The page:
DAVENTRY’S former MP has defended claiming expenses to the tune of £42,708 for closing his office after last year’s General Election.
Tim Boswell, who represented Daventry for 23 years, said none of the money went into his pocket and pointed out the amount is within the entitled £42,732 MPs are allowed to claim for staff salaries and office costs if they are leaving Parliament.
Critics have questioned why the expenses payments were necessary given that many of the MPs had announced they were leaving the Commons several years earlier. In total more than 200 MPs claimed £6.8 million after May’s election.
Lord Boswell, who now sits in the House of Lords, said: “I would like to point out that none of that money went into my pockets, with the exception of a few pounds for stationery and mail.
“A lot of the money went on providing an office for four months after the election when I didn’t physically have an office but still had work to do. The other major part of the claim was for staff redundancies. Two staff members in my office had worked there for all the years I was MP for Daventry and so had a fair pay out.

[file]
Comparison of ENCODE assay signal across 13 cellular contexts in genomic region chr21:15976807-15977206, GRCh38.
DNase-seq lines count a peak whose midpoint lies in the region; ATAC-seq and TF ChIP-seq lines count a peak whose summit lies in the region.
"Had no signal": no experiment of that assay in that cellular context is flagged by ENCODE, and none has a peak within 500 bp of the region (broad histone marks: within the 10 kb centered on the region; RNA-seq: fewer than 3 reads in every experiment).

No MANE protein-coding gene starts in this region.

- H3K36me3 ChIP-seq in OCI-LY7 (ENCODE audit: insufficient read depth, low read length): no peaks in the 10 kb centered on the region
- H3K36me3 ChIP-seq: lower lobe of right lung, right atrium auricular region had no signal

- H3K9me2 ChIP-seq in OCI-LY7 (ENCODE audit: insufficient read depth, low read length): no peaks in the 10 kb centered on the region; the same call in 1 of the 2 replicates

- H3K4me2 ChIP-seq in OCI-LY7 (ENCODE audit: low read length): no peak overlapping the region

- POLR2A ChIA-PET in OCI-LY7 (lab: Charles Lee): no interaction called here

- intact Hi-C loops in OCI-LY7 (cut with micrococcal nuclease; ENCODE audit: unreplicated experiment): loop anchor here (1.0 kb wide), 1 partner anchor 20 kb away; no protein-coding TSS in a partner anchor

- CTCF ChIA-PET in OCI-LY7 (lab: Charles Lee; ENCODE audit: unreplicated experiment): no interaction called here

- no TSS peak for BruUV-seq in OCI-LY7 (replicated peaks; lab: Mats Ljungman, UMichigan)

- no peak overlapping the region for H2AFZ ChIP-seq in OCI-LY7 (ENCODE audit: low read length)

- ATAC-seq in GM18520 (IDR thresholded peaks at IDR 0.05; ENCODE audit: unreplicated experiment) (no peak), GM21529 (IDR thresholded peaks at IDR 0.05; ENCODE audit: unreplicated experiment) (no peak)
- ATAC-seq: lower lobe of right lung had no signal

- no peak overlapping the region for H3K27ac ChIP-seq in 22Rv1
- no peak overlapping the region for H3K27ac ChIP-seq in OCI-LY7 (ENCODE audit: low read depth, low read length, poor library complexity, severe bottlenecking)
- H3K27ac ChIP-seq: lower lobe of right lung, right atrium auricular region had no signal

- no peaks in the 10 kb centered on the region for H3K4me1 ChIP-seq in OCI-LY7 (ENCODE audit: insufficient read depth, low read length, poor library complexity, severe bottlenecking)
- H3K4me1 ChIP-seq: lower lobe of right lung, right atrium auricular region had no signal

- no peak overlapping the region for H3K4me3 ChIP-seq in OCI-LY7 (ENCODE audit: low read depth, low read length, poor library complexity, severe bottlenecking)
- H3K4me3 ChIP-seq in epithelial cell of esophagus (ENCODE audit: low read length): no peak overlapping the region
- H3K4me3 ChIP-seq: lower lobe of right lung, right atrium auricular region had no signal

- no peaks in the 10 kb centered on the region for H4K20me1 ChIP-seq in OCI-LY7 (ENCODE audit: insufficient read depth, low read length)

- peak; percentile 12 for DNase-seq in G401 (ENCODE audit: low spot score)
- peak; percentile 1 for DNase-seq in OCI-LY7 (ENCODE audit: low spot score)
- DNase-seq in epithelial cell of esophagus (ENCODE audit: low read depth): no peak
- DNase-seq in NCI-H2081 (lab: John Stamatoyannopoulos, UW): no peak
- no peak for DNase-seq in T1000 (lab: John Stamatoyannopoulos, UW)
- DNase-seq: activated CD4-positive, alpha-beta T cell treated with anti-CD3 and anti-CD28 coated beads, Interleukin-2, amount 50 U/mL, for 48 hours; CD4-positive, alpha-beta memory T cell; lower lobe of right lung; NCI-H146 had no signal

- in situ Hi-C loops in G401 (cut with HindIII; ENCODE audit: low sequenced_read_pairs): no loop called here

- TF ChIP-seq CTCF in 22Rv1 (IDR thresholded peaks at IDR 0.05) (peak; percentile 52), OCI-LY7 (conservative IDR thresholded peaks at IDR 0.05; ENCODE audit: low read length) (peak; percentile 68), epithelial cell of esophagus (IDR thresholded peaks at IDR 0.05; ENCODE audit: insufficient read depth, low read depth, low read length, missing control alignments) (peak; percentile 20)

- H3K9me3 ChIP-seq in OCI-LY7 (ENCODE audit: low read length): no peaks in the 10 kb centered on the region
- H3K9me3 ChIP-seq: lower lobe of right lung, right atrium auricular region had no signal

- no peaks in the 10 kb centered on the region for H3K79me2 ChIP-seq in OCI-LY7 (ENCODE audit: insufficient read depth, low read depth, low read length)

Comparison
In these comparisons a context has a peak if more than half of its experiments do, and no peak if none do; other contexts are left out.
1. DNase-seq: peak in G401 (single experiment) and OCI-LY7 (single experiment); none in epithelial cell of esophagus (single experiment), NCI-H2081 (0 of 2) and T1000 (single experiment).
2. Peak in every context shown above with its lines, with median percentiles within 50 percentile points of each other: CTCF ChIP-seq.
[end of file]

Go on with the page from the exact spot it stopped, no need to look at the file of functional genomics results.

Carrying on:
“The office I now have as a member of the House of Lords is completely different and so it’s not a case of closing down one office and opening another next door. I now just have a desk and a phone but no office or secretary.”
Ken Ritchie, who was Lord Boswell’s Labour opponent in 1997 before spending 13 years as chief executive of the Electoral Reform Society, said he was “surprised” by the claim.
He added: “We can’t object to his staff being treated fairly when their jobs came to an end, but he should have had few other costs. It is not as if he suddenly found himself out of office, he had planned his retirement years in advance and would have known that he would have no need of an office beyond May.”